Kemp Law accident lawyer
Blog   |  August 25, 2014
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It has been a very hectic time for the people of Ferguson, Missouri. The death of an unarmed man named Michael Brown at the hands of law enforcement has launched a flood of rallies, protests and anger. In order to gain a better perspective, we sat down with Board Certified Criminal Trial Lawyer (and former prosecutor) Michael Kenny. Below are the answers to some general questions about this incident and what people should expect in the near future.

1. What is the process that officers go through when there is an officer involved in a shooting?

Of course, every jurisdiction is different, but in most circumstances, the prosecutor conducts an investigation to determine if the shooting was justified.

2. Why hasn’t anyone been arrested?

Since law enforcement officers have a duty to carry firearms and use firearms in the execution of those duties, a determination must first be made whether the shooting was improper. To make an arrest prior to knowing all of the facts would be a reckless miscarriage of justice.

3. How important is it that the decedent was unarmed at the time of the shooting?

It is certainly a relevant factor that goes into the equation, but the inquiry certainly doesn’t end there. After all, there are situations where the shooting of an unarmed assailant would be justified. We would need to know all of the facts surrounding the interaction that unfortunate day. Until those facts are revealed, everything about what may have happened or could have happened is speculation.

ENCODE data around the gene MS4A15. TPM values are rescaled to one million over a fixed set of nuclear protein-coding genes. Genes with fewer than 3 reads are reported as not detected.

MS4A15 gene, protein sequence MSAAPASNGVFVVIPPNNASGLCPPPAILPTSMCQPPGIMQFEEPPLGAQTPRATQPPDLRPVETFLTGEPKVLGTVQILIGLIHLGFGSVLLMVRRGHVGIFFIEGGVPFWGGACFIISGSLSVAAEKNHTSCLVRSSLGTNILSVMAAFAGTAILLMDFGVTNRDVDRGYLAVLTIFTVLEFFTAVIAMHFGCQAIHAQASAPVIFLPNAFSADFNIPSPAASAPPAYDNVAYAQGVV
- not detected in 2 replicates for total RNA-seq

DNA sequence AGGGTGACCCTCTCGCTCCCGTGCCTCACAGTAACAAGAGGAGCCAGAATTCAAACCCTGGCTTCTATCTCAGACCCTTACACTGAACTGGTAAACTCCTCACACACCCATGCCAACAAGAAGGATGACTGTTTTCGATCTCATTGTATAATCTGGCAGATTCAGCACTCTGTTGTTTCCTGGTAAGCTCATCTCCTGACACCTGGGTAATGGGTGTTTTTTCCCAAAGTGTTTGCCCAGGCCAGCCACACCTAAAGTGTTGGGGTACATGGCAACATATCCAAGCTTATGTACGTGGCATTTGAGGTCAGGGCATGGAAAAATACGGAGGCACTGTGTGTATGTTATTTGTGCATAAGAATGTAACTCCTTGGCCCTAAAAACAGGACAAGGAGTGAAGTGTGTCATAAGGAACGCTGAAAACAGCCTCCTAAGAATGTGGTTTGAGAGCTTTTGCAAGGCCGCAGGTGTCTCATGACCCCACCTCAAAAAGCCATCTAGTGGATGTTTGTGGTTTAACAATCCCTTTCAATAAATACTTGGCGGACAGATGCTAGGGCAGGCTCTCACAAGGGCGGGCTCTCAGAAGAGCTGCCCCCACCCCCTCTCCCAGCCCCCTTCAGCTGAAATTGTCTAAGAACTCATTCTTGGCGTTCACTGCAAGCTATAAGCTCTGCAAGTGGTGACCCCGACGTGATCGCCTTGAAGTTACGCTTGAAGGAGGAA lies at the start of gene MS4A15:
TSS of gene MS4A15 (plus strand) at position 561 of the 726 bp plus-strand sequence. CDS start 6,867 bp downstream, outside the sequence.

4. What is a grand jury and how is that involved here?

A grand jury is comprised of a group of citizens empanelled to serve for a period of time until that term expires. Their job is to hear evidence and decide whether to issue an indictment for a particular charge. An indictment is a charging instrument issued by a grand jury after hearing evidence. The only charge that requires an indictment by a grand jury is murder. In some instances, when matters of great public importance are concerned or where matters involve public officials, grand juries are used.

5. Do we get to know what is presented to the grand jury?

All proceedings involving grand juries are kept confidential. There is no judge present. The prosecutor presents facts and evidence, and then the grand jury decides. Defense attorneys may be permitted to attend but they cannot cross examine or question witnesses in most cases.

6. How is the Department of Justice involved?

The Federal Government might conduct its own investigation to determine if the decedent’s civil rights were violated. While homicide is a state charge, the federal government has jurisdiction to prosecute under the Civil Rights Act. Facts would have to be determined that the decedent’s civil rights were intentionally violated by the official when the shooting occurred.

7. What is going to happen from here?

As I always tell my juries, we can’t make decision about what will happen or what should have happened until we hear the evidence. Keep an open mind and listen to the facts without rushing to judgment. I hope that justice is served by the careful and deliberate investigation of this matter. Until the facts are known, let’s reserve judgment. Justice is never served by a wreckless conclusion based upon anger or speculation.

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